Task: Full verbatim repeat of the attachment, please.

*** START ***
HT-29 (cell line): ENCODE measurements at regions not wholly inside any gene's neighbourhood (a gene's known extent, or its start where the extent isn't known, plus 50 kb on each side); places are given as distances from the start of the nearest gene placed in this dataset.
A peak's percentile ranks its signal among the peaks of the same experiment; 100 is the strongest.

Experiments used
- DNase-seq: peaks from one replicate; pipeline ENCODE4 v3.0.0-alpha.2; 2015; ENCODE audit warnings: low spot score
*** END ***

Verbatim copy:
HT-29 (cell line): ENCODE measurements at regions not wholly inside any gene's neighbourhood (a gene's known extent, or its start where the extent isn't known, plus 50 kb on each side); places are given as distances from the start of the nearest gene placed in this dataset.
A peak's percentile ranks its signal among the peaks of the same experiment; 100 is the strongest.

Experiments used
- DNase-seq: peaks from one replicate; pipeline ENCODE4 v3.0.0-alpha.2; 2015; ENCODE audit warnings: low spot score